It gets even more bizarre: not only does Linux think every file is a directory, but it even thinks non-existent files are directories!!! I can "cd" to a non-existent directory completely successfully as far as the shell is concerned, it even thinks I'm in the directory. Here's a snippet I copy and pasted from my terminal window:

    Code:
    ~/Documents$ cd aasdghf
    ~/Documents/aasdghf$ cd fnurk
    ~/Documents/aasdghf/fnurk$ cd blah
    ~/Documents/aasdghf/fnurk/blah$
    Needless to say, I don't have a directory (nor a file) called aasdghf in my Documents directory. If I do an "ls" at this point I see the contents of the Documents directory (with every file listed as a directory with the same permissions as the Documents directory itself). If I try to do the same from /home/pepijn_remote I get:

    Code:
    /home/pepijn_remote/Documents$ cd aasdghf
    bash: cd: aasdghf: No such file or directory
    The problem is recurrent, but very unpredictable. When it happens, I can unmount all bound directories (after hunting down every process with open files on them) and mount them again and it will be fine for a while. When it first happened I was working in Netbeans (which I don't think had anything to do with the problem), it was not after rebooting or installing something or anything like that.

    One program which seems to trigger the bug very often is Filezilla. For some reason when I start that the problem will almost always immediately occur. But not every time, and it also sometimes happens when Filezilla is not running.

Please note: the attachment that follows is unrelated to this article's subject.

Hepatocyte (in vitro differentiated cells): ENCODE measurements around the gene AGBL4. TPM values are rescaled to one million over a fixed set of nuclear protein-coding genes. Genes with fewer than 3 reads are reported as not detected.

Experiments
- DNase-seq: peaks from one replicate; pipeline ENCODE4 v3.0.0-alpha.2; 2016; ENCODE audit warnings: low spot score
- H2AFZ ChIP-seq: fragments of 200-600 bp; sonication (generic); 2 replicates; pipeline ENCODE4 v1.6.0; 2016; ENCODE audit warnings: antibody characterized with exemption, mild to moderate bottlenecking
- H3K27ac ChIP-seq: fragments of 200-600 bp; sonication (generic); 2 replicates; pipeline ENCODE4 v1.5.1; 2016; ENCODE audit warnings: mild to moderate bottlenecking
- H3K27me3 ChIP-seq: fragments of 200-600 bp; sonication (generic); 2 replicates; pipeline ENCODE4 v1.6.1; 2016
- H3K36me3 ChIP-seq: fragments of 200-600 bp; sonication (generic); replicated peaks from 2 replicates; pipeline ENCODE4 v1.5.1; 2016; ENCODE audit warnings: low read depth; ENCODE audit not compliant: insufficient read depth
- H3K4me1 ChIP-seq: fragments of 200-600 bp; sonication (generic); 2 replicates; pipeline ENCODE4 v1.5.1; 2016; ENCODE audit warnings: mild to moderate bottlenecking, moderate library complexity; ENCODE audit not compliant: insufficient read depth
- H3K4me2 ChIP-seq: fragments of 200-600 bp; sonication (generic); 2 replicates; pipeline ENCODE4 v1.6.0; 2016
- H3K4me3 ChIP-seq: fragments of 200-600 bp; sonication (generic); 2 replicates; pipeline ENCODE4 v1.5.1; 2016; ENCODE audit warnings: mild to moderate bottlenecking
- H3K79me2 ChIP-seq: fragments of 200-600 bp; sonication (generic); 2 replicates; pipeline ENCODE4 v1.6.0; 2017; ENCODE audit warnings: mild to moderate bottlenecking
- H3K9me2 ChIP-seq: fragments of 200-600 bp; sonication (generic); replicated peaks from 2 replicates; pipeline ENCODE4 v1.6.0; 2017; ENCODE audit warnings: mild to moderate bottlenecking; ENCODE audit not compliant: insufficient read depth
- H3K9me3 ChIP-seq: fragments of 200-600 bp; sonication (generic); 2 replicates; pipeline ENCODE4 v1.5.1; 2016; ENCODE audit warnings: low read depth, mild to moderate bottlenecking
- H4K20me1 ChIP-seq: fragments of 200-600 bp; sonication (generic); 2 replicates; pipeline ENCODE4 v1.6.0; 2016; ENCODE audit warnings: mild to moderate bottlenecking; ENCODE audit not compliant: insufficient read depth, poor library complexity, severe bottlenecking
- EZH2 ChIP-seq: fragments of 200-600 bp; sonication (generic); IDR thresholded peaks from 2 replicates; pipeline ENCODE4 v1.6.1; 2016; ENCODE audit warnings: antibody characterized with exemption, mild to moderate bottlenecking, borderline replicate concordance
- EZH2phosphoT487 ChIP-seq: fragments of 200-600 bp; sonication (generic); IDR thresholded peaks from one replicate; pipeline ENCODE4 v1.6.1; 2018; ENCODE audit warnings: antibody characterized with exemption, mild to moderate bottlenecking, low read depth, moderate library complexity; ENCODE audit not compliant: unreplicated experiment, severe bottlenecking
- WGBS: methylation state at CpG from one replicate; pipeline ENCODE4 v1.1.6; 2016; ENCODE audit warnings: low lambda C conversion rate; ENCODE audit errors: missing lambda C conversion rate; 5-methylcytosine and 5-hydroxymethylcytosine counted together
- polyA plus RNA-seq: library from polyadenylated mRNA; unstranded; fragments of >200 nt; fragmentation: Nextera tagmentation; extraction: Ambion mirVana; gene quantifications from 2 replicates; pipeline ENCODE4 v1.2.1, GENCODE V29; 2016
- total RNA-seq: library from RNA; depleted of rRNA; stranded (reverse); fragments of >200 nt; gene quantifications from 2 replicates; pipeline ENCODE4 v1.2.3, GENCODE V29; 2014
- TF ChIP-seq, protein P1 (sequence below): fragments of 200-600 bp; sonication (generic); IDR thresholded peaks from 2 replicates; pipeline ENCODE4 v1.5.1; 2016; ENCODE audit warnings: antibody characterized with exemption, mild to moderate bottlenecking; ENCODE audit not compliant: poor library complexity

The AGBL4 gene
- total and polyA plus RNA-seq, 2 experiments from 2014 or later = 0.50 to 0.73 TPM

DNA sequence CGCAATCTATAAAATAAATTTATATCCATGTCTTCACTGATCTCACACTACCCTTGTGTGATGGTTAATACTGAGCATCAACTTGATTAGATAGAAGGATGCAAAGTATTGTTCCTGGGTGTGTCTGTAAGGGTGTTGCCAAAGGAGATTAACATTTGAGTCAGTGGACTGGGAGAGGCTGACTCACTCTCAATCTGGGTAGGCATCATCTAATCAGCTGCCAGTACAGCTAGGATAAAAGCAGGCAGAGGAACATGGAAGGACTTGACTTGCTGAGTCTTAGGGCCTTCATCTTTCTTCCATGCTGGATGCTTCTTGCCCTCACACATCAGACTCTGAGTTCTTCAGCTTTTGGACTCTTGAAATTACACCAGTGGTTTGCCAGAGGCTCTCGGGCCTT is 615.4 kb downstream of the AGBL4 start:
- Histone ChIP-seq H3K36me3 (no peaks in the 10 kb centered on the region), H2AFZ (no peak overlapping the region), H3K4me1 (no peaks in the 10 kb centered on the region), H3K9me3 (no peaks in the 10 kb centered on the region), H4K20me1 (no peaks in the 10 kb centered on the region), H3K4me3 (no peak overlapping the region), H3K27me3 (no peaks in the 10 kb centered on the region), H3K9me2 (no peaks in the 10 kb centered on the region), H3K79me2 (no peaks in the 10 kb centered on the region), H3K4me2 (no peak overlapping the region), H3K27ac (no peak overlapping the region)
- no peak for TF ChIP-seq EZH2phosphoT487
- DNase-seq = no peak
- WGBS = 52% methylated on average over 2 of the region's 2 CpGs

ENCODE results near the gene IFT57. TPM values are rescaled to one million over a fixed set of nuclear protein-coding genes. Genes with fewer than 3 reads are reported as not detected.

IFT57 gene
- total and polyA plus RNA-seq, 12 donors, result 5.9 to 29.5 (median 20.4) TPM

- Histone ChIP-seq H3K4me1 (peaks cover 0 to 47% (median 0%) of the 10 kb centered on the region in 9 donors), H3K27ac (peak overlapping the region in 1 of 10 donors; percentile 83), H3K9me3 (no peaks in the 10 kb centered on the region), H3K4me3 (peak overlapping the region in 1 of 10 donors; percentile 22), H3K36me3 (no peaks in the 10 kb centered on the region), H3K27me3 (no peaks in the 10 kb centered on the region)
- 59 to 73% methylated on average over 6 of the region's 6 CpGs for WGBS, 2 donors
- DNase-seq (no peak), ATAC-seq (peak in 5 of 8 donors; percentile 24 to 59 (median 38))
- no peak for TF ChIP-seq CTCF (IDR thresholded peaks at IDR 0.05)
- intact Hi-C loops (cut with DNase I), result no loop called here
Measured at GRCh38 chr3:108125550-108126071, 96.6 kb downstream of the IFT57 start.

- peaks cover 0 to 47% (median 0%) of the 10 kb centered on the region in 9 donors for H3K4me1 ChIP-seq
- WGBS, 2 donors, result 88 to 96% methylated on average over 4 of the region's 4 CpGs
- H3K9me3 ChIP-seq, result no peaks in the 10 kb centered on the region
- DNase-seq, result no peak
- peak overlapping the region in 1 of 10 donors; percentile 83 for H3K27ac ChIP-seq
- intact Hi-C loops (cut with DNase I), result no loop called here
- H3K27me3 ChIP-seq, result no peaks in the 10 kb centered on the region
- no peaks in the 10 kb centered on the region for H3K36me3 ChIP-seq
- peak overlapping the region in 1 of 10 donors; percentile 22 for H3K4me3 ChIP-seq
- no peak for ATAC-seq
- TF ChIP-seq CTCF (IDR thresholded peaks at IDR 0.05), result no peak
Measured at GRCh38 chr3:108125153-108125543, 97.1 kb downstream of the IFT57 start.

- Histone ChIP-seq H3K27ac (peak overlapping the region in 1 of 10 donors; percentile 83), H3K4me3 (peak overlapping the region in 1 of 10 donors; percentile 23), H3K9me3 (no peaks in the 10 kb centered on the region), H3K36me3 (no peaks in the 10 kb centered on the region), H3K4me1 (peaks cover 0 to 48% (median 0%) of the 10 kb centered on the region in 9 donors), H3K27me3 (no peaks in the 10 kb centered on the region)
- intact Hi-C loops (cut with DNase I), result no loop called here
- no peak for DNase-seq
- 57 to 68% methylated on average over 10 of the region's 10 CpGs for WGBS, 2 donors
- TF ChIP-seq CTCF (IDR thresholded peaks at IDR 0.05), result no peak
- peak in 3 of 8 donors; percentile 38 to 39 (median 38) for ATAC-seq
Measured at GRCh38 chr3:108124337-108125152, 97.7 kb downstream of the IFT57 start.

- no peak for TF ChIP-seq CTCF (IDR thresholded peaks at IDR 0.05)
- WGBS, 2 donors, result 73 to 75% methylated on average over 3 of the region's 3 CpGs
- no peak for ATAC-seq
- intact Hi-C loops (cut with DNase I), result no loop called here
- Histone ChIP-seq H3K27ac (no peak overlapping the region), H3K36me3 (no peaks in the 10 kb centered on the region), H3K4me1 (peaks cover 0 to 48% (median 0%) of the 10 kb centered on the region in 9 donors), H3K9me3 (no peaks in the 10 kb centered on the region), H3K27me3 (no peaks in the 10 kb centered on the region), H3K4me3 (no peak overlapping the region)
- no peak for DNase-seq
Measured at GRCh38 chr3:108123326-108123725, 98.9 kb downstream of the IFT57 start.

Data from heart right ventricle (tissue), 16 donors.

I've filed a bug with Ubuntu, but they seem uninterested in helping me. I haven't received one single reply.

    Hopefully someone here can help me! Is this a known problem? How can I debug it and try and find out what on Earth is going on? Many thanks in advance to anyone who can help me!

    uname -a:
    Linux peregrin 2.6.31-21-generic #59-Ubuntu SMP Wed Mar 24 07:28:27 UTC 2010 x86_64 GNU/Linux

    mount --version:
    mount from util-linux-ng 2.16 (with libblkid and selinux support)

    Kind regards,
    Pepijn Schmitz

  2. #2
    Linux Guru Rubberman's Avatar
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    Let me guess, that this started just after you did an update and got a new kernel? If so, perhaps the kernel regressed. That's where I'd start. Other possibilities is that the cifs driver module was updated and has a problem, or finally that the cifs driver module got corrupted somehow. Those are the things I'd check to start with.
    Sometimes, real fast is almost as good as real time.
    Just remember, Semper Gumbi - always be flexible!

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    I don't think the problem is in the cifs module, as the directories under /home/pepijn_remote look fine, it's only the redirected directories that display the problem.

    It does seem to be connected to a kernel update though. I first noticed it two days after kernel 2.6.31-20 was installed. I tried to reproduce the problem with kernel 2.6.31-19 and couldn't, although I can't be absolutely certain since the problem is unpredictable.

  4. #4
    Linux Guru Rubberman's Avatar
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    Quote Originally Posted by Captain_Chaos View Post
    I don't think the problem is in the cifs module, as the directories under /home/pepijn_remote look fine, it's only the redirected directories that display the problem.